Self-care: our top 10 picks
By Lucy Braude, Psychologist
When I mention ‘self-care’ to patients, they are too polite to roll their eyes (so far). If I am honest though, sometimes it looks like they want to! Self-care has become a ‘buzz-word’, and usually conjures up images of hot bubble baths or yoga classes. This is not feasible or appealing to everyone, and we know this. However, what we mean by self-care is any behaviour that contributes to our overall health and wellbeing. This can often get forgotten amongst work and family commitments, but it is so important to make time for. Here are our top 10 self-care tips:
- Food – Eat well! Sounds simple, doesn’t it? While it can be tricky, try to buy nutritious food that will nourish your body and make time to plan meals, prepare and eat them. If enjoying particular treats from time to time brings you pleasure, connection with friends and other benefits then that counts as self-care too (so long as we balance this with the more nutritious stuff!)
- Alcohol – Our systems don’t tend to cope well with excessive amounts of alcohol. Try to have alcohol free days and take a moment consider what you are drinking, how much and how often. As with everything, moderation is key.
- Sleep – Getting enough sleep is so important for our physical health, appetite and weight regulation, concentration, mood and general sanity. Prioritising getting enough sleep and addressing issues that prevent this often has a significant affect on other areas of your life.
- Exercise – You probably already know about the physical, mental and psychological benefits of exercise. Getting in some form of movement a few times a week is integral for weight loss and maintenance, coping with stress, emotion regulation, good cardiovascular health and much more.
- Fun – Humans are not machines, and an essential part of looking after ourselves is making time for fun. This might mean reading a book curled up on the couch, catching up with friends, heading to the cinema or taking the family out to the park.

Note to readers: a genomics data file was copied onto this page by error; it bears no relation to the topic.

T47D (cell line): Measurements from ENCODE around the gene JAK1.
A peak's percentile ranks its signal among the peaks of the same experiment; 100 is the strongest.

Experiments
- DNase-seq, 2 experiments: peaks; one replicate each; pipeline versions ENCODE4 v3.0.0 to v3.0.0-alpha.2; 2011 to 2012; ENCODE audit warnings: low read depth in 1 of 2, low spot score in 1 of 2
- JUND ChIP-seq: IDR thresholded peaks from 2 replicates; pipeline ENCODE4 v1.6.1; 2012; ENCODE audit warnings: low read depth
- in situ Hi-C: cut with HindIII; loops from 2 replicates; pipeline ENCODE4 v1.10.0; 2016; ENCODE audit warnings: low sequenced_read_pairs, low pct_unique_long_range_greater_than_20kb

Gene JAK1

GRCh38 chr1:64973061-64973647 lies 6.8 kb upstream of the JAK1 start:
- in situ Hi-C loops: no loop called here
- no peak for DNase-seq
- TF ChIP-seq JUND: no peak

- Connect – Most people struggle to cope when they find themselves in situations where they are socially isolated, are unable to talk to others regularly. This tells us how important connecting, belonging and socialising is for most people. Make time to text or call friends or family, start a conversation at work, or join a sport group or club to increase your opportunities to connect.
- Self-talk – You don’t have to stand in front of the mirror with a list of affirmations, but talking to yourself as you would to a friend or family member can go a long way. Often, our “default mode” is to criticise ourselves, which is unsurprisingly harmful to our wellbeing. Practice being kind and encouraging to yourself.
- Addressing physical health – Physical health is a big part of overall wellbeing. Make sure you are proactive about any new or existing health concerns. See your GP or specialists when needed and follow their advice. If you are unable to, be honest about why so that they can help you. Attend your follow up appointments and take your medications regularly.
- Mental health – Maintaining good mental health is just important as physical health. Be proactive about managing this by raising concerns with trusted friends and health professionals. Seek help with counselling, courses, medications or self-help books if you need.
- Goals – A big part of self-care is looking forward to the future and working towards goals. Whether your goals are around weight loss, career, relationships or something else, the act of setting, working on and achieving goals will build confidence and help you to feel good.
Why not pick three tips from the above to work on? Good luck!
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